Stuff explained: What is open data and why should you care about it?


Open data is, basically,  the idea that certain data should be freely available to everyone to use as they wish, without restrictions from copyright, patents or other mechanisms of control. A piece of data is open if anyone is free to use, reuse, and redistribute it — subject only, at most, to the requirement to attribute and/or share-alike.

Sir Tim Berners-Lee, the inventor of the World Wide Web talks about open data in this TED talk:


“Opening up data is fundamentally about more efficient use of resources and improving service delivery for citizens.  The effects of that are far reaching: innovation, transparency, accountability, better governance and economic growth.”


The idea would be: if you make your datasets open to the public, more researchers would have the opportunity to play with it and see what gives; potentially expanding knowledge. This can be particularly helpful for those operating on limited resources of their own: a lot of researchers using open data come from the global South/open data is being very successfully used by research informing policymakers in developed countries; see, for example, Ghana’s open data initiative or the Open Data Research network.

Now, Sir Berners-Lee makes another interesting distinction:

I asked everybody, more or less, to put their documents — I said, “Could you put your documents on this web thing?” And you did. Thanks. It’s been a blast, hasn’t it? I mean, it has been quite interesting because we’ve found out that the things that happen with the web really sort of blow us away. They’re much more than we’d originally imagined when we put together the little, initial website that we started off with. Now, I want you to put your data on the web. Turns out that there is still huge unlocked potential. There is still a huge frustration that people have because we haven’t got data on the web as data.

4:03 What do you mean, “data”? What’s the difference — documents, data? Well, documents you read, OK? More or less, you read them, you can follow links from them, and that’s it. Data — you can do all kinds of stuff with a computer. Who was here or has otherwise seen Hans Rosling’s talk? One of the great — yes a lot of people have seen it — one of the great TED Talks. Hans put up this presentation in which he showed, for various different countries, in various different colors — he showed income levels on one axis and he showed infant mortality, and he shot this thing animated through time. So, he’d taken this data and made a presentation which just shattered a lot of myths that people had about the economics in the developing world.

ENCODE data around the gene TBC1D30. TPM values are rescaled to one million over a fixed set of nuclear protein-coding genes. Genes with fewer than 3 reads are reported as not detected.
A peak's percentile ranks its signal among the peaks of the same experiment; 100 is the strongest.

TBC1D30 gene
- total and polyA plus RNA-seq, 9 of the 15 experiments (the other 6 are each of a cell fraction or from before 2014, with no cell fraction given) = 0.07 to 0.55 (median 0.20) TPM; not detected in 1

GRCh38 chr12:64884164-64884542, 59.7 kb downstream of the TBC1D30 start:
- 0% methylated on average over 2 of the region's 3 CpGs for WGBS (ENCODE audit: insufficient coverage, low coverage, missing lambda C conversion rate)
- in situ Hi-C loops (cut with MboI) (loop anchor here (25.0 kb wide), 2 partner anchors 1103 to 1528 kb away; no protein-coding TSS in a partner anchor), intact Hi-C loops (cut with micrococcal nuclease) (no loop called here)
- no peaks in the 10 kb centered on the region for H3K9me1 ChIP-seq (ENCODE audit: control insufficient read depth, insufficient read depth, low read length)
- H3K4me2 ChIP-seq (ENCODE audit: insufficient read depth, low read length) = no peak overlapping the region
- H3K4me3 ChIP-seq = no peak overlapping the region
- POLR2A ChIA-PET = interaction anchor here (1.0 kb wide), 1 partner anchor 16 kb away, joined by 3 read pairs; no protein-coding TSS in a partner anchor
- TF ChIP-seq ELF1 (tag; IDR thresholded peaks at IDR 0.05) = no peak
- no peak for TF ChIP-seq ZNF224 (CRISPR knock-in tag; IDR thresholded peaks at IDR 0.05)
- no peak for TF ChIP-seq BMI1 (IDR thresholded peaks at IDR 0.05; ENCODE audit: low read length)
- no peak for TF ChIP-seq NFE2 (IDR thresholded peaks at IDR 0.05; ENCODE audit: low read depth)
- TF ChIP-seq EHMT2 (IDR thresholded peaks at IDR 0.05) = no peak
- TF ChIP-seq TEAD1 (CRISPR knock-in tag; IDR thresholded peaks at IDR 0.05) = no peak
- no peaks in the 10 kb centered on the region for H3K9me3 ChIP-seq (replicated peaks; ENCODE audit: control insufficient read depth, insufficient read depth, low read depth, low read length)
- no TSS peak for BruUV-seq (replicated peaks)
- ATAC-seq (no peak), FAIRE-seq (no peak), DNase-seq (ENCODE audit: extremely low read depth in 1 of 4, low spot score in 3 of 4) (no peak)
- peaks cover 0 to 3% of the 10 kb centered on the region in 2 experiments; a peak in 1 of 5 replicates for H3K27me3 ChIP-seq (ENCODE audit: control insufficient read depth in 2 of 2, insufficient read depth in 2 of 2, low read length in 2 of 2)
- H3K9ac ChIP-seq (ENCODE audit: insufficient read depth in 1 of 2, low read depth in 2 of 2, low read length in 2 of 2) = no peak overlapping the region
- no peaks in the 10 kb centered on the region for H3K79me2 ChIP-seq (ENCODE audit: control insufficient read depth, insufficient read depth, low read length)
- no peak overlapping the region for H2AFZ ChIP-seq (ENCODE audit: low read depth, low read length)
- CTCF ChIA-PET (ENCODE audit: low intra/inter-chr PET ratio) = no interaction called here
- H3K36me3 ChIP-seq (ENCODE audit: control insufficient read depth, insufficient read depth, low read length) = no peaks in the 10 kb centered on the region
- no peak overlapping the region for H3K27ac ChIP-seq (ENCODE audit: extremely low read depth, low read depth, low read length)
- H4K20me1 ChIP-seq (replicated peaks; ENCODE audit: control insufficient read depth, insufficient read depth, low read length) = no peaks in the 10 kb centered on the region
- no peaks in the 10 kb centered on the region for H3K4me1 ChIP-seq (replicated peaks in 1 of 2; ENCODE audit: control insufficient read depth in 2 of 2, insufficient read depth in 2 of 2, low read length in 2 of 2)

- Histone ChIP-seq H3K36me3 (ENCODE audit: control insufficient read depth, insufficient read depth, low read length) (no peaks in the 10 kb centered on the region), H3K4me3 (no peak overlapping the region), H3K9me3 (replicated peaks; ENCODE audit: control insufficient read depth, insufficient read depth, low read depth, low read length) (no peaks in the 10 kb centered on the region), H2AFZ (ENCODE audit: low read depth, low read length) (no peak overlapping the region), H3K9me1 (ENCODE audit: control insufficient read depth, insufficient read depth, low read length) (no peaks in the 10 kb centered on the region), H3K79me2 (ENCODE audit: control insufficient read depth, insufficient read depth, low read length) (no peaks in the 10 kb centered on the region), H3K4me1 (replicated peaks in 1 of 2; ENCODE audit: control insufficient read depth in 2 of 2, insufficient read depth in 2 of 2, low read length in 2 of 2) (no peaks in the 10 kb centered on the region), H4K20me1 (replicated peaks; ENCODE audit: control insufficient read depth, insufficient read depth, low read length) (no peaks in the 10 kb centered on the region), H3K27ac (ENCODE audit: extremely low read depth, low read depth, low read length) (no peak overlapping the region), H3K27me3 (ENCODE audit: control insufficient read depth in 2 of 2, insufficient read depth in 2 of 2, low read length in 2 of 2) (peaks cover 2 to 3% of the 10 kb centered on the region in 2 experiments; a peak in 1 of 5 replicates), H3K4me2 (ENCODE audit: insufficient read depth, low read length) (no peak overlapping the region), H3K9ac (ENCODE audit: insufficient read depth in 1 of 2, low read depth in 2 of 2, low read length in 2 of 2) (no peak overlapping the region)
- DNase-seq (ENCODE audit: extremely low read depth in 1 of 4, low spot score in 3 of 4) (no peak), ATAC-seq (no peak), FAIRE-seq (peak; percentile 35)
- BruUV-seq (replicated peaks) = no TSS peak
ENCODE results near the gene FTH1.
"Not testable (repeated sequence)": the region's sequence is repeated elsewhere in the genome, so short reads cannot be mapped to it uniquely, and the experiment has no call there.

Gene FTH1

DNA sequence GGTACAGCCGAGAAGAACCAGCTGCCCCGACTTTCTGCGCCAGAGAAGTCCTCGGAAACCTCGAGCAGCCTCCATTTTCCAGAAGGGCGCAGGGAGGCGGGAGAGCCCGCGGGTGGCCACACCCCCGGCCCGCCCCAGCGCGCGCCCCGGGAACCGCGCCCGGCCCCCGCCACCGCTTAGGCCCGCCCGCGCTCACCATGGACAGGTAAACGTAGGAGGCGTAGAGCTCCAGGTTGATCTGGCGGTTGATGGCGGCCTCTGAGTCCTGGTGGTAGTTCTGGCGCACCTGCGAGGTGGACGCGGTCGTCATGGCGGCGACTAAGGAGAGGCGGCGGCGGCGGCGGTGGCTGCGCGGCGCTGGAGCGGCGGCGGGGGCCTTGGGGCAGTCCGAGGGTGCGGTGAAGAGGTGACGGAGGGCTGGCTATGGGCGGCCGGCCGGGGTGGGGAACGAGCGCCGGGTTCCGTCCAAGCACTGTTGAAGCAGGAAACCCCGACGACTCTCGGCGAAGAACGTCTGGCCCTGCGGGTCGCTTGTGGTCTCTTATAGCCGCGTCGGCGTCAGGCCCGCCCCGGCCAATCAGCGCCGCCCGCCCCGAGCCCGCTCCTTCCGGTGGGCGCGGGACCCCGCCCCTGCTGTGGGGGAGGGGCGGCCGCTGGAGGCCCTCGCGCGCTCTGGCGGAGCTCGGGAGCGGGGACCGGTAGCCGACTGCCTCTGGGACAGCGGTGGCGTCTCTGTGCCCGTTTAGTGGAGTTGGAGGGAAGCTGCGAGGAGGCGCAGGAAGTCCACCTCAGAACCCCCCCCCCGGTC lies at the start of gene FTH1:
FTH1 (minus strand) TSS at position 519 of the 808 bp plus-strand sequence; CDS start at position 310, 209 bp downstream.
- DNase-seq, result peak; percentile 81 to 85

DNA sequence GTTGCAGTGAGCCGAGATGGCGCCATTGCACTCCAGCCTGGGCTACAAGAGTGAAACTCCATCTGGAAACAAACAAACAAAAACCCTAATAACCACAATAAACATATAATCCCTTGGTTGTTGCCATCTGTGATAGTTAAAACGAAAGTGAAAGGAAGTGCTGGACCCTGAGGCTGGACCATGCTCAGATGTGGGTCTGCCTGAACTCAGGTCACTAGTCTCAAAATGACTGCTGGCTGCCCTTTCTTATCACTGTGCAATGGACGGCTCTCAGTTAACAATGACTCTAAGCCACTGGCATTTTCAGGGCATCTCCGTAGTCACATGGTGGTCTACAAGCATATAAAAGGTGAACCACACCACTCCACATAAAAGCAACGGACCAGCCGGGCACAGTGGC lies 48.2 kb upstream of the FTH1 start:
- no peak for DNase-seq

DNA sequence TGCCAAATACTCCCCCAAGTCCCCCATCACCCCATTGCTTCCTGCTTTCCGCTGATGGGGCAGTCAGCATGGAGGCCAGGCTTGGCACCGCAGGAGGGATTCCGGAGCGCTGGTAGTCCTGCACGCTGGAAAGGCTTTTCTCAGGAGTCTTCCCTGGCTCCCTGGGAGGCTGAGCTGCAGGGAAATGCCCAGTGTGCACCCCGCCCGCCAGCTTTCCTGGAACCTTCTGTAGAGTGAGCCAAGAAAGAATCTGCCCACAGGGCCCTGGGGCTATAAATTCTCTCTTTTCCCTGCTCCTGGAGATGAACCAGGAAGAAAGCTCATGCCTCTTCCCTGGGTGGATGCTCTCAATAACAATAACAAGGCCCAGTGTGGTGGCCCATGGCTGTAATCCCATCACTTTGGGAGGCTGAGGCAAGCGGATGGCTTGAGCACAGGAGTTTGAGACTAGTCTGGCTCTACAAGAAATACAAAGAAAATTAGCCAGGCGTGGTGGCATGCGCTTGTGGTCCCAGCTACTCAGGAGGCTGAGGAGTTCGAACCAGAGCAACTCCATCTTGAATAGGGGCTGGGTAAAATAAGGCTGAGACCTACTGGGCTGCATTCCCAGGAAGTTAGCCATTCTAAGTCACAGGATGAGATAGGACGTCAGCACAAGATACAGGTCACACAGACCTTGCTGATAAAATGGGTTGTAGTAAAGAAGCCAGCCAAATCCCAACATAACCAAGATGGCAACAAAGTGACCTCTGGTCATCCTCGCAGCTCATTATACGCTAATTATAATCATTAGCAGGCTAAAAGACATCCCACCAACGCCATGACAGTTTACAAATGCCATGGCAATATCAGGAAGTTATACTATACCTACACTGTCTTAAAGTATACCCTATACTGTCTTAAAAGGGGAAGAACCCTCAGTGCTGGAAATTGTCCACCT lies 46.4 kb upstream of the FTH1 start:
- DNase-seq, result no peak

A while ago, I was looking at an Ipsos Mori poll regarding attitudes to immigration by political party support (here). Here’s what I wrote about it:

What we cannot see from the graph (and I’d love to know):

-How are these divisions across class divides? Urban-rural? By educational level? (The original article does mention that “younger voters, graduates and Londoners make up a larger proportion of” those valuing immigration the most; but I’d love to map it for the electorate of each political party (particularly in the case of Labour voters)

Turns out, Ipsos Mori do publish (and I think they’re obligated by law to publish) documents containing their crosstabs but not their actual datasets; for example in Excel or SPSS format. This means I can go and see that young people like immigration more than older people, urban dwellers more than rural dwellers and Lib Dem voters more than Labour voters more than Conservative voters.

What does this tell me? Actually not that much.

Maybe Lib Dem voters like immigration more and this is why they vote Lib Dem in the first place. Or maybe not. Maybe circumstances of living in an urban area (such as being more likely to have immigrant neighbours as opposed to only reading about them in the Daily Mail) make one more likely to look favourably upon migration; and then, for unrelated reasons, people in the countryside are more likely to vote Conservative and people in cities to vote Lib Dem or Labour. Case in which, if we look at Conservative voters only, do those of them who live in urban areas have different attitudes to migration than those who live in rural areas?

Or: Labour voters are somewhere in-between Tory voters and Lib Dem voters in terms of attitudes to migration; but more than one kind of people vote Labour (sorry if this upsets Neal Lawson). Are Labour voters as a group having a more moderate stance in general? Or is it that young, educated, urban Labour voters are about as pro-immigration as Lib Dem voters, while rural, less educated, traditionally working class Labour voters think much less of it, and they “cancel” each other out?

These are all questions that you can answer with the dataset, but not with the document. Hence the usefulness of raw data as open data. Back to what Sir Berners Lee was saying:

“OK, data is brown and boxy and boring, and that’s how we think of it, isn’t it? Because data you can’t naturally use by itself But in fact, data drives a huge amount of what happens in our lives and it happens because somebody takes that data and does something with it.”

For example, these guys examined the impact of planned fire stations closures in London.  And these other guys looked at how government inefficiencies affect cash flow for businesses. Access to open data, therefore, can mean research that would lead to better policies; or at the very list for keeping governments accountable.

For UK open data, pay a visit.


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